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NEW YORK (TheStreet) -- Investors routinely think bonds are safe, so the recent sharp decline in the municipal bond market should serve as an early warning. Interest rates remain exceptionally low and investors who have fled the stock market for the safety of bonds are likely to rue this decision. The risks are considerable, while the rewards are very low, hardly a good combination.

The non-AMT municipal bond ETF closed above 107 at the end of August and at 105.60 on Oct. 29, just a few weeks ago. Since then, it has fallen sharply to close last week at 102.90. In just a few weeks, the ETF lost more value than investors will earn in interest over a full year, since the ETF yields a mere 3.7%. Graphically, the decline appears precipitous. It is doubtful that investors understood their bond investment could lose so much value so quickly.

Only a few circumstances combined to produce these large losses. First, interest rates have risen across the board in all fixed-income investments, especially in longer maturities, despite the start of the


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's QE2 program.

With interest rates so low, investors are taking the very significant risk that economic conditions will remain poor for an extended period of time, even as the Fed is doing absolutely all that it can to promote stronger growth. (Fighting the Fed has never been considered a sound investment strategy.) While the risk of losses is high, the potential rewards, as measured by the yields, are historically low. Yet, investors have poured so much cash into the bond market.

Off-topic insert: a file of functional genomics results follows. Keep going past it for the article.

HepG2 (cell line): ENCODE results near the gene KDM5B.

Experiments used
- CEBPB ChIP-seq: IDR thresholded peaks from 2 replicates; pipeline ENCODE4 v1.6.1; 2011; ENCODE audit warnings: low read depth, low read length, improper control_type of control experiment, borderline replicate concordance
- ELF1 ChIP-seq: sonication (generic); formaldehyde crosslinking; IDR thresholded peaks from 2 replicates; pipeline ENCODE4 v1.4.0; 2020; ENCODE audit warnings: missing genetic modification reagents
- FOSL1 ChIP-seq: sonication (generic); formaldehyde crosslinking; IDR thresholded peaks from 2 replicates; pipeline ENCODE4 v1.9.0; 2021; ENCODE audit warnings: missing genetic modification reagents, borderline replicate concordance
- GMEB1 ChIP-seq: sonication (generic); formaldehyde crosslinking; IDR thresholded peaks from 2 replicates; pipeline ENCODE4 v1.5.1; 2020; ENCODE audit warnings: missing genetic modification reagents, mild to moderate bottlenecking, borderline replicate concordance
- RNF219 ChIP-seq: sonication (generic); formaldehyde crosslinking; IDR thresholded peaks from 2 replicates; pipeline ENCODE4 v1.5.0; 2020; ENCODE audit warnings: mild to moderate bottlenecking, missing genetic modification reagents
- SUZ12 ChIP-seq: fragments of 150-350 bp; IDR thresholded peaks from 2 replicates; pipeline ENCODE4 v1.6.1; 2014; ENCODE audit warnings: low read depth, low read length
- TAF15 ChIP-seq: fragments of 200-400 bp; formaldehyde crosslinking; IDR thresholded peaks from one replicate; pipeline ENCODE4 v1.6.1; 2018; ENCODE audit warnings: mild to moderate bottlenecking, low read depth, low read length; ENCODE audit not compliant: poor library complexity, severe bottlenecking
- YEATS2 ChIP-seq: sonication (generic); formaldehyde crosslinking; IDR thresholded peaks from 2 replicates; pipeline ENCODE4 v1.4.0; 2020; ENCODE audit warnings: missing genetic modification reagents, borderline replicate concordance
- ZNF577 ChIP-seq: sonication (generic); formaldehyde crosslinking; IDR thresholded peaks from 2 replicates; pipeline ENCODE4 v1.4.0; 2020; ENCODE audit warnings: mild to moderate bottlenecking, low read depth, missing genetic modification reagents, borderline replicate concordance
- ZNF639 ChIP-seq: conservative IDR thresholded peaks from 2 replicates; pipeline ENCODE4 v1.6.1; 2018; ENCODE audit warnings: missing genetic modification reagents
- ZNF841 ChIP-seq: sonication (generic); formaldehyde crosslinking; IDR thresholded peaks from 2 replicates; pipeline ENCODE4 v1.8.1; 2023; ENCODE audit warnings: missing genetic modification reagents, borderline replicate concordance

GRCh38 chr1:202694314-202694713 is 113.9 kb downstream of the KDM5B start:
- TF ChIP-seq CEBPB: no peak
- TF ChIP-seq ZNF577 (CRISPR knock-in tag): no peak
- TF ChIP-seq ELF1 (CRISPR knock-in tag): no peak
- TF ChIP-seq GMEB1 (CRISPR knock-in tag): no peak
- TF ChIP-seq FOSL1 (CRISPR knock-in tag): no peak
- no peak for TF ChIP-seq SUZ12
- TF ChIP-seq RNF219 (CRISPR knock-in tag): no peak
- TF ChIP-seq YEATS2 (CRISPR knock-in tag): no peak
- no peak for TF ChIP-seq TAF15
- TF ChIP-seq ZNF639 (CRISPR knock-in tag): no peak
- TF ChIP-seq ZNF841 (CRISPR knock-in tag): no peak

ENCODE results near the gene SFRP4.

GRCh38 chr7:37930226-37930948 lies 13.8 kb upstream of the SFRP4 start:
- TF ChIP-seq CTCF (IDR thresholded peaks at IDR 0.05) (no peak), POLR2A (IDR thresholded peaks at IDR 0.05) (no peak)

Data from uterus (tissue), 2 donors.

Second, investors appear to be rethinking some of the implications of the many Republican wins in the election. Municipal governments remain under fiscal stress, but the likelihood of financial support from the Federal government has surely declined. This suggests that municipalities must cope with their budgets problems on their own until growth increases and tax revenues improve. So, financially weak municipalities are likely to remain in financial stress for some time.

Peter Lynch wrote many years ago that he considered bonds an unattractive investment because their returns are limited, but the risk of loss could be very large. They can help diversify a portfolio and certainly reduce portfolio volatility most of the time. But these benefits come at the high price of lower returns and potential price risk. In addition, bonds suffer from the cumulative corrosive effects of inflation, which is low now, but could rise over time. Bonds were devastated by the inflation of the 1970s, which many investors have forgotten. They are hardly the "safe" investment that the public assumes.

Charles Lieberman is chief investment officer at Advisors Capital Management, an investment-advisory firm that provides privately managed investment portfolios for individuals, institutions, financial professionals and their clients. Lieberman received a doctorate in economics from the University of Pennsylvania before beginning his career as an academic at the University of Maryland and Northwestern University. After five years in academia, he joined the Federal Reserve Bank of New York. Later, at Morgan Stanley and Shearson Lehman Brothers, he focused on the debt and equity markets, respectively. Lieberman also has worked at other financial firms.